HVAC engineers might have a chance to make more decisions about systems that are being used, and they will be the people that would offer assistance with by far the most sensible refrigerants and which systems would work best with a greater building. In the industry, there may be some challenge between ‘the suits’ and ‘the ones which get their hands dirty’, but both jobs do require a great expertise in how air-con works. Lately huge crowds have been crawling the NY Engineers site searching for HVAC Chicago Repair. Nevertheless, the goal of our organization is to be the top option for anyone seeking a HVAC Firm in Chicago and or any of our other services including Sprinkler System Engineering services. We ask that anybody searching for additional details about our Heating Cooling Air Conditioning Furnace (HVAC) Engineering Firm in Chicago Illinois stops by at our blog…

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Indoor Air Quality: 7 Pollutants Architectural Engineers Want you to Watch Out For

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When property owners are considering upgrades for their HVAC systems, plenty of attention is given to energy savings. However, providing healthy conditions for occupants is also very important to architectural engineers and other engineering professionals. There is a common misconception that indoor air quality costs extra energy, but you can achieve both efficiency and air quality with the right design choices.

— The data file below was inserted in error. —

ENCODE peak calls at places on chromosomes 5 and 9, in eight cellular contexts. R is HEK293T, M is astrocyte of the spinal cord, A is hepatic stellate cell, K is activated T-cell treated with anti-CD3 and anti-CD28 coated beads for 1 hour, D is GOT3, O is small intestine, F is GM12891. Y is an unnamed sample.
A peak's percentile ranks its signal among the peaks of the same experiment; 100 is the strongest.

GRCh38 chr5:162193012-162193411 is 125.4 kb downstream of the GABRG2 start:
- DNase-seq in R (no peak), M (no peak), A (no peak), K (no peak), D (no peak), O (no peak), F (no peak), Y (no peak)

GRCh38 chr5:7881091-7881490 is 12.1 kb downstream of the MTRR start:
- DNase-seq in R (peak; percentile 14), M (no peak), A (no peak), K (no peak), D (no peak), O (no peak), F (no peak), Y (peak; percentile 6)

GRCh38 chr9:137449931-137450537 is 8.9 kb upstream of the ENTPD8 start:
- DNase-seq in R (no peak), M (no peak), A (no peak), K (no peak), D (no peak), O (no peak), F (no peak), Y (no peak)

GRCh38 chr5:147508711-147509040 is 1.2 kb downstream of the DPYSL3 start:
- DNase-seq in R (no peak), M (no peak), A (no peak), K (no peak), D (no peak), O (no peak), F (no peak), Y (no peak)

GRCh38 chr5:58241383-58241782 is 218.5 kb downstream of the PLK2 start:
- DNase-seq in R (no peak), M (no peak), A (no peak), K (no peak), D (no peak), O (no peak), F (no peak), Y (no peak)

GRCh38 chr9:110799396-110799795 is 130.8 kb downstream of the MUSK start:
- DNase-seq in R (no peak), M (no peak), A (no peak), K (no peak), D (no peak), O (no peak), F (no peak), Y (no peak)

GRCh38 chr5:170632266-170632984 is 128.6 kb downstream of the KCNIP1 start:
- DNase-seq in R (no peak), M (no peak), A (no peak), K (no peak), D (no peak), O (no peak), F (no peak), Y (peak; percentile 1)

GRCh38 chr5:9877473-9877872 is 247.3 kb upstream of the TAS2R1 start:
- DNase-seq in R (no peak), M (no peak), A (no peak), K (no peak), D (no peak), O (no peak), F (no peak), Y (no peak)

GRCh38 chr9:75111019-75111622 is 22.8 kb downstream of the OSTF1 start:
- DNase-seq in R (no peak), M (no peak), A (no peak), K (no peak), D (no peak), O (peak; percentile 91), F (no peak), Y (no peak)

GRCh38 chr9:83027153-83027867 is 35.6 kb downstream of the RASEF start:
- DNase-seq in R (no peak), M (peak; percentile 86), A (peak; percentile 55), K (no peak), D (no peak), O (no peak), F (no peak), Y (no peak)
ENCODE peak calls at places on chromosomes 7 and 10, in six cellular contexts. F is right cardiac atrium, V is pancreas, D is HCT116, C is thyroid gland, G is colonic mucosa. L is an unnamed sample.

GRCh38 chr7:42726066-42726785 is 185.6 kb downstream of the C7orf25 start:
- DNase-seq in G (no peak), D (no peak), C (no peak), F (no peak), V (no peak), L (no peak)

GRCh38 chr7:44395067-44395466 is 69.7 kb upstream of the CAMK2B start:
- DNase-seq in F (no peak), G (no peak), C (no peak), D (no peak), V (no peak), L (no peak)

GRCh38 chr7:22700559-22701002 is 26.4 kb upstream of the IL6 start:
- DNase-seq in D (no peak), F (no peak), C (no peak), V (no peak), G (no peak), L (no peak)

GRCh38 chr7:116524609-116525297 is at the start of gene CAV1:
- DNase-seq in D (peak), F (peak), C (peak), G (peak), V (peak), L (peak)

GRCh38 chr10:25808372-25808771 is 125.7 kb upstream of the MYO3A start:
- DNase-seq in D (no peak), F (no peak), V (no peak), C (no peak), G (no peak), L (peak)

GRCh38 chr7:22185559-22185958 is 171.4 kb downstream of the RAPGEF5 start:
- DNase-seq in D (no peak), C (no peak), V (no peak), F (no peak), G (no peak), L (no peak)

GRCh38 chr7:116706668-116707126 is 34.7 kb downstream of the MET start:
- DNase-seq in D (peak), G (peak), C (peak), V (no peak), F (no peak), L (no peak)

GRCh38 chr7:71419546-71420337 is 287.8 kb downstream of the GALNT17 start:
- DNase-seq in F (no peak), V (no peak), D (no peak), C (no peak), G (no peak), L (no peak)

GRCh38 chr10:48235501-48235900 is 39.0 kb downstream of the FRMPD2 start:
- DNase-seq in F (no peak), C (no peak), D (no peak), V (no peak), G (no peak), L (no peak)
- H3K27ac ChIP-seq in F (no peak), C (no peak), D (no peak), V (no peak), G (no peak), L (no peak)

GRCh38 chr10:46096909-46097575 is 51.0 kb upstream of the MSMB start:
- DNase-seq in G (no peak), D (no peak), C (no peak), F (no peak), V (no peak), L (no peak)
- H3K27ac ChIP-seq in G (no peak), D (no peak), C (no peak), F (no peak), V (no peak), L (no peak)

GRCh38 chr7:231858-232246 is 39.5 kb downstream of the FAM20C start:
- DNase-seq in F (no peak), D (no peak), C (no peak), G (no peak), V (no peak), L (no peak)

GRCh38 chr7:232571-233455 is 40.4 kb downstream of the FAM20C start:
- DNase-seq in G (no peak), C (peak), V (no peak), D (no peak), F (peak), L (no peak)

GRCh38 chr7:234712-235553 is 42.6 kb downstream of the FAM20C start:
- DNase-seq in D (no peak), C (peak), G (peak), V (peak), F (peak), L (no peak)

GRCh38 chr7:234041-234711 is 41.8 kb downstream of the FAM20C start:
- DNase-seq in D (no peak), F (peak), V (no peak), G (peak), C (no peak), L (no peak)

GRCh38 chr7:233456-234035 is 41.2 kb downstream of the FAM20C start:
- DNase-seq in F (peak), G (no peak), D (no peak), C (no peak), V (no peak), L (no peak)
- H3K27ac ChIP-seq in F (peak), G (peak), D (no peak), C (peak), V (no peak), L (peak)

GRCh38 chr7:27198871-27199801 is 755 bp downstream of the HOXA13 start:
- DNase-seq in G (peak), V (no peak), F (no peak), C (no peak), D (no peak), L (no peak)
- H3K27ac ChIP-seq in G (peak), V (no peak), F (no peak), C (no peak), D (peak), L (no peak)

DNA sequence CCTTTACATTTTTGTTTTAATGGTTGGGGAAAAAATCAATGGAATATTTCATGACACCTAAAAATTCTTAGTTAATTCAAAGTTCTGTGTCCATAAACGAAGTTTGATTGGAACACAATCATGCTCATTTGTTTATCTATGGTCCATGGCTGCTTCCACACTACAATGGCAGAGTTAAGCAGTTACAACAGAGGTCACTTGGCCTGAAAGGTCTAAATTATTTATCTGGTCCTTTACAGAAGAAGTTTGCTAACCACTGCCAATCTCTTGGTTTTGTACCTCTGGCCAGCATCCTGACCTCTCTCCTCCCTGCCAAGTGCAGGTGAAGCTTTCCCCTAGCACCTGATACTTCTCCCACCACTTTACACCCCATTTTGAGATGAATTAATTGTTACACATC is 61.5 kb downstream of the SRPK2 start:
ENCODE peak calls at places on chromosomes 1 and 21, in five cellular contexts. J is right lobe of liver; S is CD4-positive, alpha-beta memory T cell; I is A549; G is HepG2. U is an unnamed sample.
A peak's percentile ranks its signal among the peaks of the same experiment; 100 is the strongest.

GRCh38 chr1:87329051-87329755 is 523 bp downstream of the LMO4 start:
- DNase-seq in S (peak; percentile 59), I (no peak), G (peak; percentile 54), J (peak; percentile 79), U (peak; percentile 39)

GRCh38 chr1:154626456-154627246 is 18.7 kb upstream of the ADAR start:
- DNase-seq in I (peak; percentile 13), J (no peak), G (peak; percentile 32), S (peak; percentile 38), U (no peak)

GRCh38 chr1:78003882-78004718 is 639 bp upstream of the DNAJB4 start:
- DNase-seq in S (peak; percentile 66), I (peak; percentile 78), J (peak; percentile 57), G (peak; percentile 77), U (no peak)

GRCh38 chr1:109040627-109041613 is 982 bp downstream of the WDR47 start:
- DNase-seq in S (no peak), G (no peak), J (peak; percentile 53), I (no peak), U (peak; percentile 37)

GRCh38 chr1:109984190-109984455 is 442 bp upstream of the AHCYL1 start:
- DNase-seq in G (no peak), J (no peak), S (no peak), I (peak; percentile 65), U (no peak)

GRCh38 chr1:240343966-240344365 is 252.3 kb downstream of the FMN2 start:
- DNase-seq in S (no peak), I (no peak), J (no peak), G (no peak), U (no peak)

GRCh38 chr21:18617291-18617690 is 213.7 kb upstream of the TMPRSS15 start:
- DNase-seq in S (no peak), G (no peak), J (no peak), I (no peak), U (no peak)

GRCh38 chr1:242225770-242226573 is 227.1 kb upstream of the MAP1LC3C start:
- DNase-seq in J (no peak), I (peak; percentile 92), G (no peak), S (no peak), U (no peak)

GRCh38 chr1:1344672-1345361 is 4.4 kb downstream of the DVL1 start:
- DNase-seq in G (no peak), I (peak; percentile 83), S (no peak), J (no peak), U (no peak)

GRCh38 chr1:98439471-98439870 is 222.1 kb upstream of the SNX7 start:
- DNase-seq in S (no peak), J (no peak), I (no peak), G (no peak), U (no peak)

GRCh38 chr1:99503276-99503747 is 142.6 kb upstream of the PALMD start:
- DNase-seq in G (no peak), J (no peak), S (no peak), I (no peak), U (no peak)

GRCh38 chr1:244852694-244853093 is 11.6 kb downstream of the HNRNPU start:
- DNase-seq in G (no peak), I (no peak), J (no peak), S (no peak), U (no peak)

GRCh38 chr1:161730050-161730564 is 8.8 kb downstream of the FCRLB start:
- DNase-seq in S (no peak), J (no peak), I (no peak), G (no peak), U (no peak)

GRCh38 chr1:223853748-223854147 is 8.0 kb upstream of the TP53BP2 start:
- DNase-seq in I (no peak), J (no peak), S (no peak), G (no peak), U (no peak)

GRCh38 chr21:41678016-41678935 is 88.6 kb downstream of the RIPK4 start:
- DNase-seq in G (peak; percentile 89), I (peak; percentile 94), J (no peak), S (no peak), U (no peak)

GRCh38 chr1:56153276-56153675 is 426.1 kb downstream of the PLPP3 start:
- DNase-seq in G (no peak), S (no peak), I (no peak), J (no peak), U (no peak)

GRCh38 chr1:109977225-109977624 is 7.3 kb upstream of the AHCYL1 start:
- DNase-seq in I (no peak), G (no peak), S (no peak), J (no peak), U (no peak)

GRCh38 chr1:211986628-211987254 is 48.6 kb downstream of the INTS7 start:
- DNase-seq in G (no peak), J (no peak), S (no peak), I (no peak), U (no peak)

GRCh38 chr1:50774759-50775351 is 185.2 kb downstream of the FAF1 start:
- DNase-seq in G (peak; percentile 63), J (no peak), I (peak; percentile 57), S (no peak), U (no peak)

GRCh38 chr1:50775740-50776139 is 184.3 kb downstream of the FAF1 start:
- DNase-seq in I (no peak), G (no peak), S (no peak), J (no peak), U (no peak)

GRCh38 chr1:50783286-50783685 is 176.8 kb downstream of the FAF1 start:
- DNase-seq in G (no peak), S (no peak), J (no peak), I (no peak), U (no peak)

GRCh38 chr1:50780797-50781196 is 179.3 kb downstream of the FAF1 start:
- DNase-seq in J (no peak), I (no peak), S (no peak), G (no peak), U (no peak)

Although there are many types of air pollutants, the US Environmental Protection Agency gives special attention to seven: carbon monoxide, lead, nitrogen dioxide, ozone, coarse particulate matter, fine particulate matter and sulfur dioxide. This article will provide a brief overview of each pollutant, focusing on their main sources and effects.

Architectural Engineers Want you to be On Alert for These 7 Pollutants

All the pollutants described in this article are actively monitored by the US EPA, but this only applies for outdoor air. If you are a property owner, you are responsible for keeping indoor pollutant levels under control, but there should be no major issues of your ventilation systems and combustion appliances are designed properly.

Carbon Monoxide

Carbon monoxide (CO) is a combustion product, and it should not be confused with carbon dioxide (CO2), which is much less dangerous. While CO2 only becomes lethal for humans at concentrations close to 100,000 ppm (10%), CO causes instant loss of consciousness and death within minutes at only 10,000 ppm (1%), and any concentration above 1,000 ppm (0.1%) is lethal in just a few hours. What makes carbon monoxide so dangerous is its lack of color, smell or taste, making it impossible for humans to detect. However, at low concentrations it produces less severe reactions like headache and nausea, so you must react fast if several people experience these symptoms at once.

Thankfully, CO monitors are affordable. Also consider that combustion is the main source, so you can minimize the risk of exposure by making sure all combustion appliances are properly vented. The Occupational Safety and Health Administration (OSHA) limits CO exposure to 35 ppm for a typical 8-hour workday.

Lead

Lead (Pb) is an extremely harmful substance for humans, affecting several major organs in the human body, and causing developmental issues for children. Architectural engineers must remain mindful of lead and its ill effects. Its main sources in urban settings are paint and gasoline, but stringent legislation has been effective in reducing its levels. However, waste incineration, mining, and battery manufacturing are still significant sources of lead pollution.